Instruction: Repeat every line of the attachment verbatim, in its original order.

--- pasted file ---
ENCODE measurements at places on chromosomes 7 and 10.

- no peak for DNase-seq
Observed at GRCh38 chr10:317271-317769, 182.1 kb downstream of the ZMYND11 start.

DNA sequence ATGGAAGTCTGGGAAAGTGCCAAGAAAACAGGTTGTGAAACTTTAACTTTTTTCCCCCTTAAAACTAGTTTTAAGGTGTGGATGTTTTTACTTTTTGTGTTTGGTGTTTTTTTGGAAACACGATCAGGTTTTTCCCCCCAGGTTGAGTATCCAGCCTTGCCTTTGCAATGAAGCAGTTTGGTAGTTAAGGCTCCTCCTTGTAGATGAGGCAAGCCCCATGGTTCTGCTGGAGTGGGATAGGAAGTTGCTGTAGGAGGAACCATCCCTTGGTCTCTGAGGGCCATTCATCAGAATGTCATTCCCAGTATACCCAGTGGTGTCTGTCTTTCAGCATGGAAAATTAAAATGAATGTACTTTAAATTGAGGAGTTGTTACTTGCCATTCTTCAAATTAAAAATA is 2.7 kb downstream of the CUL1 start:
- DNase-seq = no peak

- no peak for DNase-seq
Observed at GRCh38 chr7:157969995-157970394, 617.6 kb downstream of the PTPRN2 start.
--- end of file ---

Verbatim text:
ENCODE measurements at places on chromosomes 7 and 10.

- no peak for DNase-seq
Observed at GRCh38 chr10:317271-317769, 182.1 kb downstream of the ZMYND11 start.

DNA sequence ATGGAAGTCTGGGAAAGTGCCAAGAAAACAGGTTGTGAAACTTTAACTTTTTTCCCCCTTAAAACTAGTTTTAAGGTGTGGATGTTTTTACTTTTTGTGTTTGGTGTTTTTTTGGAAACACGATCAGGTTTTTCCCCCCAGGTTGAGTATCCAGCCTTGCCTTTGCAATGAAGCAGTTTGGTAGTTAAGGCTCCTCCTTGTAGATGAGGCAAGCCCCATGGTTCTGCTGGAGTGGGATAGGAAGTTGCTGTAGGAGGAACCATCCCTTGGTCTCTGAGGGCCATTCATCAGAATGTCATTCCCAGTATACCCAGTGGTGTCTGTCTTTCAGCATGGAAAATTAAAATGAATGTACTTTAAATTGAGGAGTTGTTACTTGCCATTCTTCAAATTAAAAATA is 2.7 kb downstream of the CUL1 start:
- DNase-seq = no peak

- no peak for DNase-seq
Observed at GRCh38 chr7:157969995-157970394, 617.6 kb downstream of the PTPRN2 start.